Cardin was the second owner of the property comprising a 13,000-square-foot luxury home with 29 rooms, a 500-seat open-air amphitheater overlooking the Mediterranean, a reception hall, and other amenities housed within a series of interconnected domes that inspired its name.
The cave-like domes were built from reinforced wire mesh spray-coated with a concrete mix.
To read more and see lots of photos, click here
My comment: Great photos inside and outside. Plus a short video on the renovation.
Appraisal Today 30th Anniversary – June 2022
What a Wild Ride it Has Been!!
The past: Significant changes in 80s and 90s
• Computers – 1981: first IBM PC, 1993: first digital cameras, 1996: Windows replaces DOS
• Internet – 1993: first usable web browser (Mosaic), 1995: some
appraiser live chats on AOL and Compuserve and limited use of
Internet, 1998 I started my first appraisaltoday.com website.
• Mortgage Lenders – 1989: FIREEA and appraiser licensing, 2009: HVCC and AMCs took over
• Appraisal forms – Early 1980s: first forms software, 1987: First
• EDI to UAD – 1994: EDI maybe, 2011: UAD
The O’Rourke forecast
Residential appraisal forms
The new online form, scheduled for 2024, will transform lender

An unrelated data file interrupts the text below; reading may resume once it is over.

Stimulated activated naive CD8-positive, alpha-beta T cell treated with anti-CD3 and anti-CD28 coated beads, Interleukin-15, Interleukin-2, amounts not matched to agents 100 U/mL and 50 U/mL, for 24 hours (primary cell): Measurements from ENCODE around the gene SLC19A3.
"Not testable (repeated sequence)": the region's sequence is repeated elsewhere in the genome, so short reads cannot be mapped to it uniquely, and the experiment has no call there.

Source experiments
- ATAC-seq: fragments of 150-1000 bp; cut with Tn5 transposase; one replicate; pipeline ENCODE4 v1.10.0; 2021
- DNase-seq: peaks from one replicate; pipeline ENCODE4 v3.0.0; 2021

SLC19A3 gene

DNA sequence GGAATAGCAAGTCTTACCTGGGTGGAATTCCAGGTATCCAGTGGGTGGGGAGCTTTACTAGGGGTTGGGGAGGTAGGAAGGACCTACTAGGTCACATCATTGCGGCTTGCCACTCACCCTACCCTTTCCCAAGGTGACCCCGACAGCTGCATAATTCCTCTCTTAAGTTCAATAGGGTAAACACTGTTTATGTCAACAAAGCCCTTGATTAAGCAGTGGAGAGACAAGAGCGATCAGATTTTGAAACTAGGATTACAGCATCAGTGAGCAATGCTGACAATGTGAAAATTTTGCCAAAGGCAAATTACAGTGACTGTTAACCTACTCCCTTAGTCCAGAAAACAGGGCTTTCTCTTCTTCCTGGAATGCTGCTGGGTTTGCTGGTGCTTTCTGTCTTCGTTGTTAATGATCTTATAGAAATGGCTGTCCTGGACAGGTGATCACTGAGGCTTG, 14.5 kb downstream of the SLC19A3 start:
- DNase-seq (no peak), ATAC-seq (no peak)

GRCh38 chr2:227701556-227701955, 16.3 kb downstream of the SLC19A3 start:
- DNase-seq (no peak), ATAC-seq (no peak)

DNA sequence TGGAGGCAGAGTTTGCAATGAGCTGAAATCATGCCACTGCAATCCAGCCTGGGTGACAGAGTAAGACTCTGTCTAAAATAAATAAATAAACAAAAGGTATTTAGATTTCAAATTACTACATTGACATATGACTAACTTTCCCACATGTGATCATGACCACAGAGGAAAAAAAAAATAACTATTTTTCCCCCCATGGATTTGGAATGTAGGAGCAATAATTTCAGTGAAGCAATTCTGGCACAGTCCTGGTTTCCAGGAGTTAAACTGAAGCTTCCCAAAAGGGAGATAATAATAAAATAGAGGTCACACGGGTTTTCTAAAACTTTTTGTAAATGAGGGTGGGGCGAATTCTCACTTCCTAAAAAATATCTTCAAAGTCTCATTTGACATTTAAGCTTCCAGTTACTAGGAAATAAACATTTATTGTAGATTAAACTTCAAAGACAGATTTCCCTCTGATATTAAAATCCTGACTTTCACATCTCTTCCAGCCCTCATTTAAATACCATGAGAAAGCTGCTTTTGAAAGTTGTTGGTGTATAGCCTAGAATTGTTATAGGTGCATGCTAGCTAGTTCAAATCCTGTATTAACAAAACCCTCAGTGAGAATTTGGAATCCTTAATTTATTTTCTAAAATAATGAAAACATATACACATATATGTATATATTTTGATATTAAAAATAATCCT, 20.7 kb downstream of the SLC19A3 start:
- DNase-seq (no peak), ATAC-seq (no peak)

appraisal reporting. Because it is online, the form is flexible and easily changed. Hopefully, it won’t stay the same as long as the 2005 URAR.
ANSI Z765 changes
ANSI will expand and change over time to reflect what appraisers need. FHA and VA will require ANSI. More MLSs will require, or strongly encourage, the use of ANSI. The square footage and building sketch will be done using smartphones, which will become much more accurate.
Changing to ANSI for assessors would be very difficult, as all the homes need to be done, a massive task. Public records will not be the primary source for GLA in many MLSs.
To read more about the past, the present, and the future, plus 2+ years of previous issues, subscribe to the paid Appraisal Today.
If this article helped you learn more this topic and many more appraisal articles, it is worth the subscription price!!
Excerpts: The hardest time to appraise is in a Changing Market. But how do we know if or when a market changed? Having a Knowing is different than having a Belief. It is an active process that only individuals can achieve for themselves, not something we get the way we get Beliefs.